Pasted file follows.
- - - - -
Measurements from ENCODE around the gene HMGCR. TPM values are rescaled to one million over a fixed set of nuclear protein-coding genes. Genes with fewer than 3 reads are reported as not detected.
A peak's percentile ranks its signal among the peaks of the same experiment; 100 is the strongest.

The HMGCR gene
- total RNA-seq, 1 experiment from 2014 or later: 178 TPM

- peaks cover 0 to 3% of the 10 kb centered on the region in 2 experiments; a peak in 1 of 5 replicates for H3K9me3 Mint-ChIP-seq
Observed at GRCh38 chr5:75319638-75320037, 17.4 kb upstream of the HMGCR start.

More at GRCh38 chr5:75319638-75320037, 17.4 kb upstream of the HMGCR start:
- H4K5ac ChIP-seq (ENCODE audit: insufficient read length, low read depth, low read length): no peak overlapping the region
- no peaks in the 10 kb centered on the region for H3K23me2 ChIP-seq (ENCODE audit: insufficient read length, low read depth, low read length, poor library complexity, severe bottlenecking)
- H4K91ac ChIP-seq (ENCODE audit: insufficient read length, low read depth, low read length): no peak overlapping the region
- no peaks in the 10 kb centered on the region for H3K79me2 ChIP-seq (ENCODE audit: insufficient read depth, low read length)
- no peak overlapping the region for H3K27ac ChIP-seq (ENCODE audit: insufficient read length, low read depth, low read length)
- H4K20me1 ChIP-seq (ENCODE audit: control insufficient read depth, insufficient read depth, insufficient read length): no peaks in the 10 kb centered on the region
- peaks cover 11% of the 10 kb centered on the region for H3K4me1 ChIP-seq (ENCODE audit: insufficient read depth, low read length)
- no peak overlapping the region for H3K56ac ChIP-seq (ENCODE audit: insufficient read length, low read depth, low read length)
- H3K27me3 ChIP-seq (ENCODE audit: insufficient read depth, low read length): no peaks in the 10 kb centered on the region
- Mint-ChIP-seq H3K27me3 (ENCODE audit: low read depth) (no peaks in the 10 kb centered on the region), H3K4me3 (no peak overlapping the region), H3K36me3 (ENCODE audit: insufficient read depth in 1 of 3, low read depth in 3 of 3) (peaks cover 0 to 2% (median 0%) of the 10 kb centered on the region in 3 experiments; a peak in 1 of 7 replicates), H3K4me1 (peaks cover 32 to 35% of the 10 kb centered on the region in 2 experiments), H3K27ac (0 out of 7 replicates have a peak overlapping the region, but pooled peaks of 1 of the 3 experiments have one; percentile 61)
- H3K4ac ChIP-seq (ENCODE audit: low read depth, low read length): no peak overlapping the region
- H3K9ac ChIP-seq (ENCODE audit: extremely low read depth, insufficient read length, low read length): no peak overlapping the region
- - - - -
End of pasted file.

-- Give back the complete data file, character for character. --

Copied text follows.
Measurements from ENCODE around the gene HMGCR. TPM values are rescaled to one million over a fixed set of nuclear protein-coding genes. Genes with fewer than 3 reads are reported as not detected.
A peak's percentile ranks its signal among the peaks of the same experiment; 100 is the strongest.

The HMGCR gene
- total RNA-seq, 1 experiment from 2014 or later: 178 TPM

- peaks cover 0 to 3% of the 10 kb centered on the region in 2 experiments; a peak in 1 of 5 replicates for H3K9me3 Mint-ChIP-seq
Observed at GRCh38 chr5:75319638-75320037, 17.4 kb upstream of the HMGCR start.

More at GRCh38 chr5:75319638-75320037, 17.4 kb upstream of the HMGCR start:
- H4K5ac ChIP-seq (ENCODE audit: insufficient read length, low read depth, low read length): no peak overlapping the region
- no peaks in the 10 kb centered on the region for H3K23me2 ChIP-seq (ENCODE audit: insufficient read length, low read depth, low read length, poor library complexity, severe bottlenecking)
- H4K91ac ChIP-seq (ENCODE audit: insufficient read length, low read depth, low read length): no peak overlapping the region
- no peaks in the 10 kb centered on the region for H3K79me2 ChIP-seq (ENCODE audit: insufficient read depth, low read length)
- no peak overlapping the region for H3K27ac ChIP-seq (ENCODE audit: insufficient read length, low read depth, low read length)
- H4K20me1 ChIP-seq (ENCODE audit: control insufficient read depth, insufficient read depth, insufficient read length): no peaks in the 10 kb centered on the region
- peaks cover 11% of the 10 kb centered on the region for H3K4me1 ChIP-seq (ENCODE audit: insufficient read depth, low read length)
- no peak overlapping the region for H3K56ac ChIP-seq (ENCODE audit: insufficient read length, low read depth, low read length)
- H3K27me3 ChIP-seq (ENCODE audit: insufficient read depth, low read length): no peaks in the 10 kb centered on the region
- Mint-ChIP-seq H3K27me3 (ENCODE audit: low read depth) (no peaks in the 10 kb centered on the region), H3K4me3 (no peak overlapping the region), H3K36me3 (ENCODE audit: insufficient read depth in 1 of 3, low read depth in 3 of 3) (peaks cover 0 to 2% (median 0%) of the 10 kb centered on the region in 3 experiments; a peak in 1 of 7 replicates), H3K4me1 (peaks cover 32 to 35% of the 10 kb centered on the region in 2 experiments), H3K27ac (0 out of 7 replicates have a peak overlapping the region, but pooled peaks of 1 of the 3 experiments have one; percentile 61)
- H3K4ac ChIP-seq (ENCODE audit: low read depth, low read length): no peak overlapping the region
- H3K9ac ChIP-seq (ENCODE audit: extremely low read depth, insufficient read length, low read length): no peak overlapping the region